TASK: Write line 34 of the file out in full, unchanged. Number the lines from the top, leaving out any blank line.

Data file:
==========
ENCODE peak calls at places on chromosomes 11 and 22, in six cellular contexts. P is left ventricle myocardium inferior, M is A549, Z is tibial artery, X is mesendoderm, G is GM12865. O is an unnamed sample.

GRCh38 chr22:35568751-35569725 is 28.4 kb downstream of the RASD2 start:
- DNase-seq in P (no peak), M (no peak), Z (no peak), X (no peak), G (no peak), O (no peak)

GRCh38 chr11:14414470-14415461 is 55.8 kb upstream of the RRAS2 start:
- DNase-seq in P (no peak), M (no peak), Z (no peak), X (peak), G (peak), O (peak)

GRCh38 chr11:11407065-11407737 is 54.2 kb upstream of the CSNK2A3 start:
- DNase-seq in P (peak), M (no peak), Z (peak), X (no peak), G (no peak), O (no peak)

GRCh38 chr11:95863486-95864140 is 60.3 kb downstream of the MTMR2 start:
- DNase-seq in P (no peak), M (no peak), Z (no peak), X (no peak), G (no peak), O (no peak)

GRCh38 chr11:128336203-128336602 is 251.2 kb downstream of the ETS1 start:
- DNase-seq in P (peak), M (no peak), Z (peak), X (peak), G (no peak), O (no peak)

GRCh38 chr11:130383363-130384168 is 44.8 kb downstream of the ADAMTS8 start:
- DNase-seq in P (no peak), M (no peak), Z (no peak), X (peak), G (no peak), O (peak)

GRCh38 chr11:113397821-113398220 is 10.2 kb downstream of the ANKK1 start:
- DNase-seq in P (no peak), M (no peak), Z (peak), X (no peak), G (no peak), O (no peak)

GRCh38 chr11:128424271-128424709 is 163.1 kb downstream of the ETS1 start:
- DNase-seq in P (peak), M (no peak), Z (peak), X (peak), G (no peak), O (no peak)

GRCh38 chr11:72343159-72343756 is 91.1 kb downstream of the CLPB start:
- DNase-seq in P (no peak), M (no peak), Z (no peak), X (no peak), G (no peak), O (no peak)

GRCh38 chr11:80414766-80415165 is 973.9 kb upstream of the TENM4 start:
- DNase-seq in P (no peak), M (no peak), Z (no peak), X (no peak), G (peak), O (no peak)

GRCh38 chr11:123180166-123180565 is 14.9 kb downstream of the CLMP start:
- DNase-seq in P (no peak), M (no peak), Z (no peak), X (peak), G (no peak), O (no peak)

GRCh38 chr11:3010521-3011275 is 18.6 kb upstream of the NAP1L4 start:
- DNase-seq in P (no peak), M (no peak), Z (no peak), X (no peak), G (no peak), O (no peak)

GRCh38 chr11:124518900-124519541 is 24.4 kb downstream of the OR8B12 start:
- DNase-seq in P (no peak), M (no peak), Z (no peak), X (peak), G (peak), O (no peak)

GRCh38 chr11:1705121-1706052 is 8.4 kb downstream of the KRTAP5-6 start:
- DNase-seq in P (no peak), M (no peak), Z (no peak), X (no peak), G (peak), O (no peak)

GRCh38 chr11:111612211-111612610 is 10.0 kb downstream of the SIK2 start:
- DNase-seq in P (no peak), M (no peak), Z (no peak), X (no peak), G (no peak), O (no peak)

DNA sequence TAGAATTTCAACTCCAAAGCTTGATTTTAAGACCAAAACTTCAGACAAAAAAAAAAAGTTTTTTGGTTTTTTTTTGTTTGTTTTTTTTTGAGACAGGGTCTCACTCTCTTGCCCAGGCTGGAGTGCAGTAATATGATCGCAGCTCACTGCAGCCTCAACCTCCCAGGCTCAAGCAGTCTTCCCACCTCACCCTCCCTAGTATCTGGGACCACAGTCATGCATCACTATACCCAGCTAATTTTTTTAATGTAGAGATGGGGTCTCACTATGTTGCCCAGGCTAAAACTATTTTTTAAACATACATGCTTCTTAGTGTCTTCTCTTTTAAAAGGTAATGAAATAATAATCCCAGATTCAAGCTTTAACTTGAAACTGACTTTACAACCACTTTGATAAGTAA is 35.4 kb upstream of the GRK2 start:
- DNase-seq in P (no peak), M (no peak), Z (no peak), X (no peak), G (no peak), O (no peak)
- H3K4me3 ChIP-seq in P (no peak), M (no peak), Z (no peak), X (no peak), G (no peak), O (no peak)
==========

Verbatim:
- H3K4me3 ChIP-seq in P (no peak), M (no peak), Z (no peak), X (no peak), G (no peak), O (no peak)